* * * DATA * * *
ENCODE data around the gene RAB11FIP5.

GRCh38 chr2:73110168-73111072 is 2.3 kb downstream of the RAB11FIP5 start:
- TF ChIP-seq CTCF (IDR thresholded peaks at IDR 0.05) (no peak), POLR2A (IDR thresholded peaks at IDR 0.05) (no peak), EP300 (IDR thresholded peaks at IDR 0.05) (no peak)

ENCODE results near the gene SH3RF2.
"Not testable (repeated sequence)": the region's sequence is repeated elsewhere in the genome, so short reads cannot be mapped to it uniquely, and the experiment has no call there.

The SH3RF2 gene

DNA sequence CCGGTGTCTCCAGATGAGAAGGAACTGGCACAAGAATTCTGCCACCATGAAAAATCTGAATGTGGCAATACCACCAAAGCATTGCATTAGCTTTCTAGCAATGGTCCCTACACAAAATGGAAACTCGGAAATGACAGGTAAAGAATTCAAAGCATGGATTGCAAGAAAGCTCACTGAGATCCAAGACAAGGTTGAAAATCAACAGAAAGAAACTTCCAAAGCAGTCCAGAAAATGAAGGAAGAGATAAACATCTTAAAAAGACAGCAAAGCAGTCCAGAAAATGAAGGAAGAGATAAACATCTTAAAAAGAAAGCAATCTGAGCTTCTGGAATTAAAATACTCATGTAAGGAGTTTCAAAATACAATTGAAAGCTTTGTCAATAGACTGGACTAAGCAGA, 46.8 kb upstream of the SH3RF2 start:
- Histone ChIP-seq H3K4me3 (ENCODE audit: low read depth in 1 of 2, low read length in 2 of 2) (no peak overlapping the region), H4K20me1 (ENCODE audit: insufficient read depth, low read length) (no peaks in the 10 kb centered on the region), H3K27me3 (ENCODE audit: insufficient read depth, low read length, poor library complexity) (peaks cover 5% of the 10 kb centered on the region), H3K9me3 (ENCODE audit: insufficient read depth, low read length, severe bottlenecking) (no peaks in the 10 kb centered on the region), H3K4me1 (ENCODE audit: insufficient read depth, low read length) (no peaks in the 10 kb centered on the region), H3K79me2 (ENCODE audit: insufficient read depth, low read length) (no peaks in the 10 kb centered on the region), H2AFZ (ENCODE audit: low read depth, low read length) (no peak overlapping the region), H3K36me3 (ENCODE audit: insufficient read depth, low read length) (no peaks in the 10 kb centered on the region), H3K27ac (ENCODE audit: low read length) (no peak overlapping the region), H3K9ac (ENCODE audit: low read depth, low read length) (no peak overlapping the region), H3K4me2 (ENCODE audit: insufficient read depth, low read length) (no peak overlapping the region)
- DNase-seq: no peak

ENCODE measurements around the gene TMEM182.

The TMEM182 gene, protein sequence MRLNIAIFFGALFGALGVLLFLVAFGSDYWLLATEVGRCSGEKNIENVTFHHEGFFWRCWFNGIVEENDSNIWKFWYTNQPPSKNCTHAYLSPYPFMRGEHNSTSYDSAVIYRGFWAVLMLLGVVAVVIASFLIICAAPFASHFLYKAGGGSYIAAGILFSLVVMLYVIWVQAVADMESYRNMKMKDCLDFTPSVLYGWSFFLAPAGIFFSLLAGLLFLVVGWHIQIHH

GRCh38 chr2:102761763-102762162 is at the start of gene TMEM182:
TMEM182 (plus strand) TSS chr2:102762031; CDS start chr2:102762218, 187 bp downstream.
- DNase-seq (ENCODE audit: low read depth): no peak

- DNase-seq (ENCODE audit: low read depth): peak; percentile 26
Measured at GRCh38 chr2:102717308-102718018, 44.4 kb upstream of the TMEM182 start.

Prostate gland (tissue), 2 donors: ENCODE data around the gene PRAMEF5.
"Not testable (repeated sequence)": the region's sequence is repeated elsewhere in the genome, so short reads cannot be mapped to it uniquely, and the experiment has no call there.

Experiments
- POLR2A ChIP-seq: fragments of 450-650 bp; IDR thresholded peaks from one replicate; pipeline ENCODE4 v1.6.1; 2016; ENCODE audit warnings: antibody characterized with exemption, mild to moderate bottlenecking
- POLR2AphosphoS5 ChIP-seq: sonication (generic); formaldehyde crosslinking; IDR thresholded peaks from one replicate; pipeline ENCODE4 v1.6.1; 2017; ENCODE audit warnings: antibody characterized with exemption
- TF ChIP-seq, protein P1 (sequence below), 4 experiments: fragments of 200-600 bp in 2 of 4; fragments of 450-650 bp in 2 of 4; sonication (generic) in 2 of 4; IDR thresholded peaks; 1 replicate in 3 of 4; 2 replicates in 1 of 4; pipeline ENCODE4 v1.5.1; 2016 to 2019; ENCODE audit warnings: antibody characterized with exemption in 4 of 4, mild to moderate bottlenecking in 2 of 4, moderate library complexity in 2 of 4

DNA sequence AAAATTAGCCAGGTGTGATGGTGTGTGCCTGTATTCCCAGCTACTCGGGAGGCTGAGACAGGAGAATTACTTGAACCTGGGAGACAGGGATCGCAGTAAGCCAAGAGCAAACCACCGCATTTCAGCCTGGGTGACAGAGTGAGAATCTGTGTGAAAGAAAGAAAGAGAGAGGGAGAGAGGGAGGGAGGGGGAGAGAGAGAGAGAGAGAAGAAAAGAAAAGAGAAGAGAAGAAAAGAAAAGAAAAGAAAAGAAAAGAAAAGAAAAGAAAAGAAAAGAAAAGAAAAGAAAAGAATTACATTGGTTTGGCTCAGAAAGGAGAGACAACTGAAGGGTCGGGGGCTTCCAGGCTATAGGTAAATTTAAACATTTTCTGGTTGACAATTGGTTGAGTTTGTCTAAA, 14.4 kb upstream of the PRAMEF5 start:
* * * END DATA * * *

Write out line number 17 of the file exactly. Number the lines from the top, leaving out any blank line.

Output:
Prostate gland (tissue), 2 donors: ENCODE data around the gene PRAMEF5.